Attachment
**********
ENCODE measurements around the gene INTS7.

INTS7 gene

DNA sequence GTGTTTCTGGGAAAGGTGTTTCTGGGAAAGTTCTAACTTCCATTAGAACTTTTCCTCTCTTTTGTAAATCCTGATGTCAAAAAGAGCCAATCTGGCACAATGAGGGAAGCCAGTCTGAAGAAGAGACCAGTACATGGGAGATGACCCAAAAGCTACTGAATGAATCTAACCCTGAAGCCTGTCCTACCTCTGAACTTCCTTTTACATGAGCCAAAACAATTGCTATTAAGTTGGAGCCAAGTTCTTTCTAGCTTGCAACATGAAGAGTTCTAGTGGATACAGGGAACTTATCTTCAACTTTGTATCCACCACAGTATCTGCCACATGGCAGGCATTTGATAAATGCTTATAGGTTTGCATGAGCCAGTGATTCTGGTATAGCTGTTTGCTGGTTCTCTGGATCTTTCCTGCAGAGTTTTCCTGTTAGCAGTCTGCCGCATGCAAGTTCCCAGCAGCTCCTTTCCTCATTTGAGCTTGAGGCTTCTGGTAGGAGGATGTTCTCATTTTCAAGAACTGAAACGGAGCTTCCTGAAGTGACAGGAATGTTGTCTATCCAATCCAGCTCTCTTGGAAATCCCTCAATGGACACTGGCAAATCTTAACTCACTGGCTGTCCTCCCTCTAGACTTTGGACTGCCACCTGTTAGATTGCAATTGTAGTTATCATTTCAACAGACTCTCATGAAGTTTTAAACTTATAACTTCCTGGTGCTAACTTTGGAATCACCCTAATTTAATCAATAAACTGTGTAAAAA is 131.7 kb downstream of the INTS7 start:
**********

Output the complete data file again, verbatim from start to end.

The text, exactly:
ENCODE measurements around the gene INTS7.

INTS7 gene

DNA sequence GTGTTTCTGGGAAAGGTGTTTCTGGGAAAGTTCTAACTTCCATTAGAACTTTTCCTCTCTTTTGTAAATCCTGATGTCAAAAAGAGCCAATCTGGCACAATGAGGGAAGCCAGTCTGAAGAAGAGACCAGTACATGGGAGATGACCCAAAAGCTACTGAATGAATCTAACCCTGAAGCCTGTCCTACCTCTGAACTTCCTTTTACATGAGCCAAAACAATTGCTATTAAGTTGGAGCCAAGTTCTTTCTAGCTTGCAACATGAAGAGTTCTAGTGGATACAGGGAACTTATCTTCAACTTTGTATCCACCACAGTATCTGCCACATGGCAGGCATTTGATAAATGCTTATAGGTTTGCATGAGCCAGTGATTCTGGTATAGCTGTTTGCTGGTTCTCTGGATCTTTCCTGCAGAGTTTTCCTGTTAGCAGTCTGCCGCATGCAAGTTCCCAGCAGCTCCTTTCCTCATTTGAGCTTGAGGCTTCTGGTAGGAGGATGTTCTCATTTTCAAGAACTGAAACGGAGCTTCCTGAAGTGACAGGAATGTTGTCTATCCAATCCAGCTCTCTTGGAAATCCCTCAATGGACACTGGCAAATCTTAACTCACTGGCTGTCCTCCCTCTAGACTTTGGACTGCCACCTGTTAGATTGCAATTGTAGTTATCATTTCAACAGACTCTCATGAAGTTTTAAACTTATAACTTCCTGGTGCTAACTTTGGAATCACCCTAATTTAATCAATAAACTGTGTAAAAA is 131.7 kb downstream of the INTS7 start: